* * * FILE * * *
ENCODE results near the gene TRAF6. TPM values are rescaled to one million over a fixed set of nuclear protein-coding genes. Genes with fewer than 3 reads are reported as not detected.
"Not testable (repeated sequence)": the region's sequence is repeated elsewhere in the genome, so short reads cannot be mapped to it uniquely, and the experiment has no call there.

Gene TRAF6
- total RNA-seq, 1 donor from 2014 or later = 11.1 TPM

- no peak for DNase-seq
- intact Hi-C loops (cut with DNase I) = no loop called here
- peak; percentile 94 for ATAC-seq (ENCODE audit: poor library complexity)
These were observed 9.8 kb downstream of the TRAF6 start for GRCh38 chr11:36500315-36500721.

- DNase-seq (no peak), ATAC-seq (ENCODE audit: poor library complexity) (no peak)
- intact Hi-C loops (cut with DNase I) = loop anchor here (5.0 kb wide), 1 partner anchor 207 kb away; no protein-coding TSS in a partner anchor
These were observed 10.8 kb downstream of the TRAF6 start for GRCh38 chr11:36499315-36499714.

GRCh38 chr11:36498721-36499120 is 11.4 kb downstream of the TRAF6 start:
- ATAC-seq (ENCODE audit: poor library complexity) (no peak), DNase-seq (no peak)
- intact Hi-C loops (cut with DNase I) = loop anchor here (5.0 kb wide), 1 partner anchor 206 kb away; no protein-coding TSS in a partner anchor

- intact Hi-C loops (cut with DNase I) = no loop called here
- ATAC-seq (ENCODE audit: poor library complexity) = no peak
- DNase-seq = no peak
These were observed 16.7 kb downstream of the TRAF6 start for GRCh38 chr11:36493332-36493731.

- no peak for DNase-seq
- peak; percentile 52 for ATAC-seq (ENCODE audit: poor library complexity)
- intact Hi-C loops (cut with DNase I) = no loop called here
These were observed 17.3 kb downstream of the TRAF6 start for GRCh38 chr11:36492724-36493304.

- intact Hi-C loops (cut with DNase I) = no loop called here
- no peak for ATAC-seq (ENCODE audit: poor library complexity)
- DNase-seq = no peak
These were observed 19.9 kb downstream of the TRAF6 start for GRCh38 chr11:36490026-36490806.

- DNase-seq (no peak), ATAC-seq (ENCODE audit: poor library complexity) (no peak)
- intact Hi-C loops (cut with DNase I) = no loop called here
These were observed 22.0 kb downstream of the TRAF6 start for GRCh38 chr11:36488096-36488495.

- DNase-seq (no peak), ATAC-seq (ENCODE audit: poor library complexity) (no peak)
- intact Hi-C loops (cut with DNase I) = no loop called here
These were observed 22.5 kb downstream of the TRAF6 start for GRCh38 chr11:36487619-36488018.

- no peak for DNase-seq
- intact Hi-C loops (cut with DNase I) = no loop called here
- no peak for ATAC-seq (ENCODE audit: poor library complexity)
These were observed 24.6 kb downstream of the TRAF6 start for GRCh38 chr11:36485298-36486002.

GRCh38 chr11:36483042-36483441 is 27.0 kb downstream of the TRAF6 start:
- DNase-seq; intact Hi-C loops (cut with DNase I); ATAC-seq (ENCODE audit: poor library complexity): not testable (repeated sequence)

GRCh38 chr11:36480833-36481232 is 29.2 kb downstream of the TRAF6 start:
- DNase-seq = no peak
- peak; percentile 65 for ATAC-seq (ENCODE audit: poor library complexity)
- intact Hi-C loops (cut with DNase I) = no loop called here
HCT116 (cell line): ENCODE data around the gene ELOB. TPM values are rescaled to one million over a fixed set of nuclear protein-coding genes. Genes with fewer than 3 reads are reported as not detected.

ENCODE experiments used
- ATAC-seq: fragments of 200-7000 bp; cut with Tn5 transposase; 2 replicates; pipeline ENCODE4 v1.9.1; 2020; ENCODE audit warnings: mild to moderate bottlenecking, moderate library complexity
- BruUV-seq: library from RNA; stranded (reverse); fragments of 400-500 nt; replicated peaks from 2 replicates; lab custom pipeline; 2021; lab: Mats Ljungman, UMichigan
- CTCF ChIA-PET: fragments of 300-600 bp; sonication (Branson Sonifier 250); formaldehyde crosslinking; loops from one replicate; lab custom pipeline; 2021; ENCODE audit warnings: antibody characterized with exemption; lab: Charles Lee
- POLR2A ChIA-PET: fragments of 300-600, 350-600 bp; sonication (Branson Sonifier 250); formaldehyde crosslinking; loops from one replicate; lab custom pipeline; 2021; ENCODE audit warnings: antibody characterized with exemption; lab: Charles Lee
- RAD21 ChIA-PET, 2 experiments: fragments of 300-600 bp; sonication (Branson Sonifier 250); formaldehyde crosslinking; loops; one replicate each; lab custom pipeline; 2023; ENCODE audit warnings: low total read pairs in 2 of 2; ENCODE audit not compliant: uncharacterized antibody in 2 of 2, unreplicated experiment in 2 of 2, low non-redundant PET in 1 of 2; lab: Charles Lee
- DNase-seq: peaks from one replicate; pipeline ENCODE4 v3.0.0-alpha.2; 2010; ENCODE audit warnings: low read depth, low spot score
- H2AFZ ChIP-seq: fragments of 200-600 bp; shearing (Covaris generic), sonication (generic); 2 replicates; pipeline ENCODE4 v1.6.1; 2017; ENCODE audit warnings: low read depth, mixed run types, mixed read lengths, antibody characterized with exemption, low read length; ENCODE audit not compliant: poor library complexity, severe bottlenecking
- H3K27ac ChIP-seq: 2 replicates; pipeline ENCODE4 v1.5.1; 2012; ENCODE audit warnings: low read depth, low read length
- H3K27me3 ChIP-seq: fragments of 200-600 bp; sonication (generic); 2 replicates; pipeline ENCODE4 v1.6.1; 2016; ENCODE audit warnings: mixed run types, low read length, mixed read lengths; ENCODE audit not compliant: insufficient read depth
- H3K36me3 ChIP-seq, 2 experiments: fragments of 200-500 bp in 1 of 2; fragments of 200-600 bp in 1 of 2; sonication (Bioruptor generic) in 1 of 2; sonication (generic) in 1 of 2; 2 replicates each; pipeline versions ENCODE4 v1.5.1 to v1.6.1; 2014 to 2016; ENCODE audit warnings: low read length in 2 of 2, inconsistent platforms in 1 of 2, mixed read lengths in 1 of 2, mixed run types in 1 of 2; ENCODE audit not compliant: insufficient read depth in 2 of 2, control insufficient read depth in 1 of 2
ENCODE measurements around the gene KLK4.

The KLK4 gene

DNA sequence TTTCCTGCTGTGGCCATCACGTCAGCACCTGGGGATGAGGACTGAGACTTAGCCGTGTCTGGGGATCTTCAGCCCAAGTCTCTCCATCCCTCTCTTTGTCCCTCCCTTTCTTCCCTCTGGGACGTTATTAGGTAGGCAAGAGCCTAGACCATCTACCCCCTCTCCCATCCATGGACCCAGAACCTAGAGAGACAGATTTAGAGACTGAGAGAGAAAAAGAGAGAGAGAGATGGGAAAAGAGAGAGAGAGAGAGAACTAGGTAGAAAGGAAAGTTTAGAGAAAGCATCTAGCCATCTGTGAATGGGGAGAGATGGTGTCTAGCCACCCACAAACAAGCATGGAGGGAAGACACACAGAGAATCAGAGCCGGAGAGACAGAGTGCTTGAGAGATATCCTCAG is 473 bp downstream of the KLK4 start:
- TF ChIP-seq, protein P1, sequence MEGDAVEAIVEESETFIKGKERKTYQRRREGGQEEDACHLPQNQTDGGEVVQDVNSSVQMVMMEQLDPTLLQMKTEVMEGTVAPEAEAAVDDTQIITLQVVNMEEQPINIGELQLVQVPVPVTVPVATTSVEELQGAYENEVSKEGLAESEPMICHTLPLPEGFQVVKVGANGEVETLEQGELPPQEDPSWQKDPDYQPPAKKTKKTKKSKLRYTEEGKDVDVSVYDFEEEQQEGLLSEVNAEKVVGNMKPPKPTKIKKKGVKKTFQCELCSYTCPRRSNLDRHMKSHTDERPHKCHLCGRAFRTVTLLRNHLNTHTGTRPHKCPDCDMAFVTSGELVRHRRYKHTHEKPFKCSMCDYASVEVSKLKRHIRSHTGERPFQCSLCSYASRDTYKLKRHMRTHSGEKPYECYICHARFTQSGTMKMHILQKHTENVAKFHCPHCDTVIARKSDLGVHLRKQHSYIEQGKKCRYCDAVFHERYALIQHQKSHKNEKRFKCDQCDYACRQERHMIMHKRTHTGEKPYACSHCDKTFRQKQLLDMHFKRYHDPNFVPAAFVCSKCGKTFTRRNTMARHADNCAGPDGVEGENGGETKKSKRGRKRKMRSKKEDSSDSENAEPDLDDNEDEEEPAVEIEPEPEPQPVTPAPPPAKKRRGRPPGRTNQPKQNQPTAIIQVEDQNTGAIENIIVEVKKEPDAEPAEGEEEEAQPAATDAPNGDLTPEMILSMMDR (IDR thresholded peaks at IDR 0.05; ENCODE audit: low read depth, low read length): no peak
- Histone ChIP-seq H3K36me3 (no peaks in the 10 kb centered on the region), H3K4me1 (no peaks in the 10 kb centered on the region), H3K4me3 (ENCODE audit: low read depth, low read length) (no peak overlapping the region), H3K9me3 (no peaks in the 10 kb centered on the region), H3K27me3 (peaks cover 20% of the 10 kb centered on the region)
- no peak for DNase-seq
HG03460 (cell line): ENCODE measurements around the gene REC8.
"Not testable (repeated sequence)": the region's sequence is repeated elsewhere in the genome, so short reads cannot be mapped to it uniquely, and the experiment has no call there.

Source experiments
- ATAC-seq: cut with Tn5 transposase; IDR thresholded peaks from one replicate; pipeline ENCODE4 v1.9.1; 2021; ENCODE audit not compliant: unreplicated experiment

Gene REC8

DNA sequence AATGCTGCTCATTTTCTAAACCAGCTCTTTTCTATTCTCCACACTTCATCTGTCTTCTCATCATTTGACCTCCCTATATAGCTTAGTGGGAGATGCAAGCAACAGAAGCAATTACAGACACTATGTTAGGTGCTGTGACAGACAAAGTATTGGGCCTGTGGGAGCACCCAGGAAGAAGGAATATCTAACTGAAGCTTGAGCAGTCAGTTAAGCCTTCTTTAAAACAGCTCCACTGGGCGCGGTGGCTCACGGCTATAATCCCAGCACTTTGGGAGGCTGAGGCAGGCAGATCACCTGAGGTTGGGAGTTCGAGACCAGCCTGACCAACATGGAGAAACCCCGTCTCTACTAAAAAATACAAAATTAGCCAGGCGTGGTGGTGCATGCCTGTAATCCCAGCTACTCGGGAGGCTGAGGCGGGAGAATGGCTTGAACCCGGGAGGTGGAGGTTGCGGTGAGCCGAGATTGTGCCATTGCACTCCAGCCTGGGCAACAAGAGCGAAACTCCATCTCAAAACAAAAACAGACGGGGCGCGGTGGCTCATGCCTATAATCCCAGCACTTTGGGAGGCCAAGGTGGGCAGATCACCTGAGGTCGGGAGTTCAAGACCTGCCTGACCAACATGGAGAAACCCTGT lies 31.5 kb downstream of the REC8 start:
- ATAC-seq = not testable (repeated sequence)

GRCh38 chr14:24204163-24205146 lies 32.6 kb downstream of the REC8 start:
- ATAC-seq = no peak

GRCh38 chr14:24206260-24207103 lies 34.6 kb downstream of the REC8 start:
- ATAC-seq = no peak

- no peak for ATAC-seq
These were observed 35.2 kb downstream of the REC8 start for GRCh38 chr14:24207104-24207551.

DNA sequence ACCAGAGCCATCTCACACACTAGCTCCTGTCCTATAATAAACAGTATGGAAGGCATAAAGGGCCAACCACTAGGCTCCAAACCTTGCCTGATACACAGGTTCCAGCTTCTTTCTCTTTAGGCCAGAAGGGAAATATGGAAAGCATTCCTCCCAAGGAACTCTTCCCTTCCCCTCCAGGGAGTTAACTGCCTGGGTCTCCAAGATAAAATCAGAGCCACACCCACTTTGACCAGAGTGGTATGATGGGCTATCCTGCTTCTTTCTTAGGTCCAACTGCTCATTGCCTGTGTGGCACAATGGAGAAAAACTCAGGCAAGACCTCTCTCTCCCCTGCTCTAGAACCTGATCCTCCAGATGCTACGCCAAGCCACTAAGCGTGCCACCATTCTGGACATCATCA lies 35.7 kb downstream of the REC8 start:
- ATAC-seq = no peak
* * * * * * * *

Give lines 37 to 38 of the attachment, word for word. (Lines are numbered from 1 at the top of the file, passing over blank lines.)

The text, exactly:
GRCh38 chr11:36483042-36483441 is 27.0 kb downstream of the TRAF6 start:
- DNase-seq; intact Hi-C loops (cut with DNase I); ATAC-seq (ENCODE audit: poor library complexity): not testable (repeated sequence)